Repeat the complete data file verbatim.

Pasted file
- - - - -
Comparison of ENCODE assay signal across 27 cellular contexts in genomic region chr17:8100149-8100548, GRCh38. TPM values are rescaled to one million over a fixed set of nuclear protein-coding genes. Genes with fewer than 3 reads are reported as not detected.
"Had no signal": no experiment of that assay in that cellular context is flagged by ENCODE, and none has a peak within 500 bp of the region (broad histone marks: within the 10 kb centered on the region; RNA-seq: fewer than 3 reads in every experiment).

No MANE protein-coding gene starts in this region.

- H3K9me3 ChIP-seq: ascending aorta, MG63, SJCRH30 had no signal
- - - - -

Comparison of ENCODE assay signal across 27 cellular contexts in genomic region chr17:8100149-8100548, GRCh38. TPM values are rescaled to one million over a fixed set of nuclear protein-coding genes. Genes with fewer than 3 reads are reported as not detected.
"Had no signal": no experiment of that assay in that cellular context is flagged by ENCODE, and none has a peak within 500 bp of the region (broad histone marks: within the 10 kb centered on the region; RNA-seq: fewer than 3 reads in every experiment).

No MANE protein-coding gene starts in this region.

- H3K9me3 ChIP-seq: ascending aorta, MG63, SJCRH30 had no signal